Maleficent: Mistress of Evil David Gyasi and Michelle Pfeiffer
David Gyasi and Michelle Pfeiffer


Since we are on the subject of fairy tales, MALEFICENT: MISTRESS OF EVIL’s plot is completely tangled. Thank you, Rapunzel, for that one. MALEFICENT: MISTRESS OF EVIL not only limits queen Jolie’s on-screen virago but also manages to waste Michelle Pfeiffer (Queen Ingrith). The film teases a sassy catfight between Jolie and Pfeiffer in a great scene where the parents of the bride and groom to be meet for the first time. MISTRESS OF EVIL must have taken a page out of HARRY POTTER and cast the ‘Riddikulus’ spell because Jolie and Pfeiffer’s sparring session transforms into an all too familiar scene. The two were separated from each other until basically the final ten minutes of the film. Why Disney? Why?! 

MALEFICENT: MISTRESS OF EVIL diverges into far too many subplots after that. We have Maleficent herself taken entirely out of the picture as she journeys to the world of the Dark Fey where the script completely restricts Jolie. Michelle Pfeiffer is busy with her one-dimensional villainous role of destroying everything that’s not human. It’s impossible to get behind Pfeiffer (who oft times phones it in) and her generic motives to ‘rule dominion over the kingdom.’ It’s been seen and done before. At first glance it was apparent that Queen Ingrith was going to cause some trouble. Bland and predictable. Stevie Wonder could have seen it coming.

The inevitable showdown between the two cats in the third act feels more like a side dish. Harris Dickinson (who replaces Brenton Thwaites) as Prince Phillip is paint-by-numbers and the script struggles to give him anything of importance to do in the CGI clustered third act.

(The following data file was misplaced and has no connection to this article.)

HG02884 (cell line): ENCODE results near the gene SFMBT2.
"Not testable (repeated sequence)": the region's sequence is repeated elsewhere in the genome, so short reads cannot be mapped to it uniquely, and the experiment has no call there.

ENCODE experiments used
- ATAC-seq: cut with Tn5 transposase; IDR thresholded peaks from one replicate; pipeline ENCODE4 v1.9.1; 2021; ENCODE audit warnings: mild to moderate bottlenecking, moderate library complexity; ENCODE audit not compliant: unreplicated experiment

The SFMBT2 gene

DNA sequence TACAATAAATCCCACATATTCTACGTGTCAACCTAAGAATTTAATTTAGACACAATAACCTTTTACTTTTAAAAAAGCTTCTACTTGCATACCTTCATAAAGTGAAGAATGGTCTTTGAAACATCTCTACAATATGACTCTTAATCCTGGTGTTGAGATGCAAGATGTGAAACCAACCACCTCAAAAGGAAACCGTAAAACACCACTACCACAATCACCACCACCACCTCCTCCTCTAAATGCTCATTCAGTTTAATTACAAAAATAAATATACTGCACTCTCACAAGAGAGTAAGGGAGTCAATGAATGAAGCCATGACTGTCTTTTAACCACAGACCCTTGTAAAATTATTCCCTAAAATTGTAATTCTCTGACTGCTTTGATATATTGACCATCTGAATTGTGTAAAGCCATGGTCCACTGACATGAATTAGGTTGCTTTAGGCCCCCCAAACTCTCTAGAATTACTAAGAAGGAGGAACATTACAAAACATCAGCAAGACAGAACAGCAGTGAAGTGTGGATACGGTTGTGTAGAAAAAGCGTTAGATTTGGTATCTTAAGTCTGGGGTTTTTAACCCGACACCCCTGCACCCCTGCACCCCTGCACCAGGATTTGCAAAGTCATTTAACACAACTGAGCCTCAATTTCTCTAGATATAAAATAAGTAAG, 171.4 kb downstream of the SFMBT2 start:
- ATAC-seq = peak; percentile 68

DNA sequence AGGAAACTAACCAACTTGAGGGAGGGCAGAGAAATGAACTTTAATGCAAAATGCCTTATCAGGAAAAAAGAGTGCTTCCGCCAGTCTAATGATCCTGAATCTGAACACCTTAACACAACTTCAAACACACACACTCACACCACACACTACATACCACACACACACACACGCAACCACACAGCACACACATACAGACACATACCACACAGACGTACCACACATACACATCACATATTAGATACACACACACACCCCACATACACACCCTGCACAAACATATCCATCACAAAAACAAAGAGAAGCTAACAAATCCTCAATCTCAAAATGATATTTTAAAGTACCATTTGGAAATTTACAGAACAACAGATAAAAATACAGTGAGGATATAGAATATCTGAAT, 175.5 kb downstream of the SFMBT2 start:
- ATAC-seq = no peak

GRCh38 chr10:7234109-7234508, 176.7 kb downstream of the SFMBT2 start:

Maleficent: Mistress of Evil Angelina Jolie
Angelina Jolie and Elle Fanning


MALEFICENT: MISTRESS OF EVIL has plenty of Disney magic to offer. Although far from cursed, MALEFICENT: MISTRESS OF EVIL blows the opportunity to show off both Queen Jolie and Pfeiffer’s seductive talents as the formidable mistresses of evil. With far too much going on in the third act, MALEFICENT: MISTRESS OF EVIL’s fairy tale ends on a predictable and lacklustre note.


Elie Elkorr is a proud film critic and writer for Salty Popcorn. He is a movie fanatic and also runs his own Twitter page for movie reviews and news @TweetEReviews1. He likes calling out movies when they provide social commentary rather than focusing on actual story and doesn’t care what anyone thinks about it. His views are his own. He is also a Law and Film student on the side and is the heir to being Black Widow’s Boyfriend. 

** Images used are courtesy of various sources on Google or direct from the distributor or publisher. Credit has been given to photographers where known – images will be removed on request.